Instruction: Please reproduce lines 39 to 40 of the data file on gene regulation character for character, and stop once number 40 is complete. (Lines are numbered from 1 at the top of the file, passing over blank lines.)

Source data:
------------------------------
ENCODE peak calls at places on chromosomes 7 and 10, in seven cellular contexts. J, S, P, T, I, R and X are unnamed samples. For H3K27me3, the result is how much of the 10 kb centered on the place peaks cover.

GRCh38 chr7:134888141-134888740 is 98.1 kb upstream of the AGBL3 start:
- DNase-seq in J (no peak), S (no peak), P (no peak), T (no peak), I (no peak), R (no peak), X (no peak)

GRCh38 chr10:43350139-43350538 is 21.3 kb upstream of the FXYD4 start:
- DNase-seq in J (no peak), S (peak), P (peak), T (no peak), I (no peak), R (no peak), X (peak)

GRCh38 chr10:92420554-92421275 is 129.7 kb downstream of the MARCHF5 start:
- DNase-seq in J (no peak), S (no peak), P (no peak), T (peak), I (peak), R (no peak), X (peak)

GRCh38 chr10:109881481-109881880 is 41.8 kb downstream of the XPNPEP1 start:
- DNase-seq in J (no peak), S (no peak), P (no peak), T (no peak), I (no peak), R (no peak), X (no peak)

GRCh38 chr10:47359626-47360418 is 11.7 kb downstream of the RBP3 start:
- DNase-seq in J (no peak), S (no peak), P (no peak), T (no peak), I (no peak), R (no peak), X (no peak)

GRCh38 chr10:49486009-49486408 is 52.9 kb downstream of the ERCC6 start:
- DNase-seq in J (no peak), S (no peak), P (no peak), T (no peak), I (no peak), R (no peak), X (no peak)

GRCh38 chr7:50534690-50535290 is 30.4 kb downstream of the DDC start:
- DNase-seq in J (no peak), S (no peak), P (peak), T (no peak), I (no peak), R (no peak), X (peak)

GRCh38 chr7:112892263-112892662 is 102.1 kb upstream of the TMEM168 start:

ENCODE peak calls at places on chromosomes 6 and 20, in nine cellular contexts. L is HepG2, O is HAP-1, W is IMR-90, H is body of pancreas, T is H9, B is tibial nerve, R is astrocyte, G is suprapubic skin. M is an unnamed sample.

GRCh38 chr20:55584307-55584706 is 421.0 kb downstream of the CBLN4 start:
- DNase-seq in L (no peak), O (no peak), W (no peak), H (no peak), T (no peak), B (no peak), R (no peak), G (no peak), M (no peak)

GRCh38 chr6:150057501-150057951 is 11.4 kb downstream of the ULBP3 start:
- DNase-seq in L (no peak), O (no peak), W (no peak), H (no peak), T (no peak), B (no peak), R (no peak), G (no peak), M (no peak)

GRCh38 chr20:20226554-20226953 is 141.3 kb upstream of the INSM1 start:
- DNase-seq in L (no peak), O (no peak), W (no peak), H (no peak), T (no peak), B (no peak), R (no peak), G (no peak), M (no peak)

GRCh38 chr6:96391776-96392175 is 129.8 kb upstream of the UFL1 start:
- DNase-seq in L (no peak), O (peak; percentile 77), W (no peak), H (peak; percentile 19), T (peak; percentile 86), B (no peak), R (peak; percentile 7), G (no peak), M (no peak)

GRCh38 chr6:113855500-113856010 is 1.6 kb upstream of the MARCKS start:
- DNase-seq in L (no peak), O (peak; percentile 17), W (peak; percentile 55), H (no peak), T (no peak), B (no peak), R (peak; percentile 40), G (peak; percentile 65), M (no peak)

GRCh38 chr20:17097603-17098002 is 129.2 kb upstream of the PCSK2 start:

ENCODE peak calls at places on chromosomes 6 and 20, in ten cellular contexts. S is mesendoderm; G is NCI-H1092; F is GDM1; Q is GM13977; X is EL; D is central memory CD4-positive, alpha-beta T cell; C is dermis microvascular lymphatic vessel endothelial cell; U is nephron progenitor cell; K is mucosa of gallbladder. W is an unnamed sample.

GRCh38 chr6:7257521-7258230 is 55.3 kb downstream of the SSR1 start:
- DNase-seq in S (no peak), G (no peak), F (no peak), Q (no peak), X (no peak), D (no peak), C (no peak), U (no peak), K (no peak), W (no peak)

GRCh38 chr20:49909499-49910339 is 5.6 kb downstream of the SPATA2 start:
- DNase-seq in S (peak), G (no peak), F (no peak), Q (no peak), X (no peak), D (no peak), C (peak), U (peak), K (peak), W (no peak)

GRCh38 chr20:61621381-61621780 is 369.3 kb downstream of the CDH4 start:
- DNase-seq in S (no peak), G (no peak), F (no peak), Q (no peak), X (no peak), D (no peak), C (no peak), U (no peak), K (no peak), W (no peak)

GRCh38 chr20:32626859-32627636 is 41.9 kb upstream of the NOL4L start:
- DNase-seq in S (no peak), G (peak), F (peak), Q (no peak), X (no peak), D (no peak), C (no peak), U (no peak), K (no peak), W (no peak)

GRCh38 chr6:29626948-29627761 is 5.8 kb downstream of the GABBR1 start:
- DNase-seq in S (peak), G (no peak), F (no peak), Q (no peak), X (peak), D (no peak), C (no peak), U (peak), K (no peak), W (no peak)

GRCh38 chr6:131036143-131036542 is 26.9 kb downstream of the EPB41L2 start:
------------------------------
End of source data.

- DNase-seq in S (peak), G (no peak), F (no peak), Q (no peak), X (peak), D (no peak), C (no peak), U (peak), K (no peak), W (no peak)

GRCh38 chr6:131036143-131036542 is 26.9 kb downstream of the EPB41L2 start: